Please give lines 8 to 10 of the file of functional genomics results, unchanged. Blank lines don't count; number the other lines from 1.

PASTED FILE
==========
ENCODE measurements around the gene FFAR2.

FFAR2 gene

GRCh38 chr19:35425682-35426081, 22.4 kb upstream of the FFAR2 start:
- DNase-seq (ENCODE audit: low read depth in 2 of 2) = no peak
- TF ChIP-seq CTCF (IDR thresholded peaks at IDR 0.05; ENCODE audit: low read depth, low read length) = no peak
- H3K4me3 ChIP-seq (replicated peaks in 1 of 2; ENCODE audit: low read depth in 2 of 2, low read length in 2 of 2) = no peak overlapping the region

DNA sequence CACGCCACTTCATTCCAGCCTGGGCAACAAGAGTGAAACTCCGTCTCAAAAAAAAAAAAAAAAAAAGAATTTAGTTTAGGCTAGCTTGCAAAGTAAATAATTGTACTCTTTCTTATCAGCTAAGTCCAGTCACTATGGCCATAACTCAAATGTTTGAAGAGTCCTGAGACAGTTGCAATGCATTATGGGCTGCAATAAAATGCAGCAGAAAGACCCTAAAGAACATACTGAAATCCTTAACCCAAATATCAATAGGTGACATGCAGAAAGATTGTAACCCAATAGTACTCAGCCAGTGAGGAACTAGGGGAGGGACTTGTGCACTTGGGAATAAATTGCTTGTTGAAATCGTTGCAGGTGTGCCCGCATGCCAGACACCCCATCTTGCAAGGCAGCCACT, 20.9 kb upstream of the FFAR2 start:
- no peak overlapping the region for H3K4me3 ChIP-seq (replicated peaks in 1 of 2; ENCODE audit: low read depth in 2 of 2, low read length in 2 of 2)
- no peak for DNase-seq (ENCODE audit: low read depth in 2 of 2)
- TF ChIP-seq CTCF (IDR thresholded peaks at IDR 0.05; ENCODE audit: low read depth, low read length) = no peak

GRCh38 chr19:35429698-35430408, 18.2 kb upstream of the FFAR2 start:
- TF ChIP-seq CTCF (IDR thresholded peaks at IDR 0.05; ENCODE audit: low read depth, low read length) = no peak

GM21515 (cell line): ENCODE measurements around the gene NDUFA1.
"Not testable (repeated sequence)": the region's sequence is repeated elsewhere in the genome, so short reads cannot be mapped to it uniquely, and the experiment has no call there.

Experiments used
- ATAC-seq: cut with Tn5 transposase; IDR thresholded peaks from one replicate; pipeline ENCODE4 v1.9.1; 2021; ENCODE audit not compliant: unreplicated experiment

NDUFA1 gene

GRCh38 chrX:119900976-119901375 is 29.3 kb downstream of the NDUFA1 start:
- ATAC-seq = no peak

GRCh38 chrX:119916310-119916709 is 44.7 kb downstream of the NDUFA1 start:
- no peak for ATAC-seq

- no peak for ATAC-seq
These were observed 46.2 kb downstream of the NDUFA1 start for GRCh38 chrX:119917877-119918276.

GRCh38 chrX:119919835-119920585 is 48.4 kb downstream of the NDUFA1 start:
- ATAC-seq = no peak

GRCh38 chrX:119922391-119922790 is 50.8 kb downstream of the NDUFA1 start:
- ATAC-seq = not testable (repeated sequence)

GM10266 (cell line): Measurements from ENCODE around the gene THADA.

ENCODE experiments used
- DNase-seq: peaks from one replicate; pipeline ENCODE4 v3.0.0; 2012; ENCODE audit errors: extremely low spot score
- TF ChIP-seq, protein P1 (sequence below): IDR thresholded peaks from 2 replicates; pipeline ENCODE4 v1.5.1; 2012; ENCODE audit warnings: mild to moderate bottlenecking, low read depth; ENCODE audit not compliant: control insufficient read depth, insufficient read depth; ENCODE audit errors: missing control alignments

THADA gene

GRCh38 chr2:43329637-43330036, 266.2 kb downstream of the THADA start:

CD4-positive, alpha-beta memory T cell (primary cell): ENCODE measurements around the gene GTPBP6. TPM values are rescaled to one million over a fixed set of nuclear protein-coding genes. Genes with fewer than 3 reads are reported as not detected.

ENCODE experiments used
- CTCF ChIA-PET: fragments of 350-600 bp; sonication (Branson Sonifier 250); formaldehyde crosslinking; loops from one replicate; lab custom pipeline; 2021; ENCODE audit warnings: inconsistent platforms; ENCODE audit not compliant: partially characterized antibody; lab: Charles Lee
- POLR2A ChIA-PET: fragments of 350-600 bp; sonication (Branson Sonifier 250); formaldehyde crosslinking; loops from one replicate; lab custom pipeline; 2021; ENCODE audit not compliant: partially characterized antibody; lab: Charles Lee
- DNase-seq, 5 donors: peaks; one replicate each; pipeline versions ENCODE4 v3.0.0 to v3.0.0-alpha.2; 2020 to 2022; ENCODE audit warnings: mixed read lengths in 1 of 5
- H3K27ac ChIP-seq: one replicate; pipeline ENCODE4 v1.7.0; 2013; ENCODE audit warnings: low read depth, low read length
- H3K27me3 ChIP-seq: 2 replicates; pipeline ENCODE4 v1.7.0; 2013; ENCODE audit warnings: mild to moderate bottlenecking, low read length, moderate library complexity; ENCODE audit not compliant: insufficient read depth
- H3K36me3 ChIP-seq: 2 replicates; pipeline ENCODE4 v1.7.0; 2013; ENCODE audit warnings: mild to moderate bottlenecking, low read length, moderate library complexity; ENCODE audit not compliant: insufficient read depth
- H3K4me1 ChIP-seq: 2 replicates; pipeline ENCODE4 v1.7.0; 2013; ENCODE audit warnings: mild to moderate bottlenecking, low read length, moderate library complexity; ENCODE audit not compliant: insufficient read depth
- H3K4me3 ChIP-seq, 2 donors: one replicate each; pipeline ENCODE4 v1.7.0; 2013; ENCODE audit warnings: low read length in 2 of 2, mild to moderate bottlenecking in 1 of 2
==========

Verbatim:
- no peak overlapping the region for H3K4me3 ChIP-seq (replicated peaks in 1 of 2; ENCODE audit: low read depth in 2 of 2, low read length in 2 of 2)
- no peak for DNase-seq (ENCODE audit: low read depth in 2 of 2)
- TF ChIP-seq CTCF (IDR thresholded peaks at IDR 0.05; ENCODE audit: low read depth, low read length) = no peak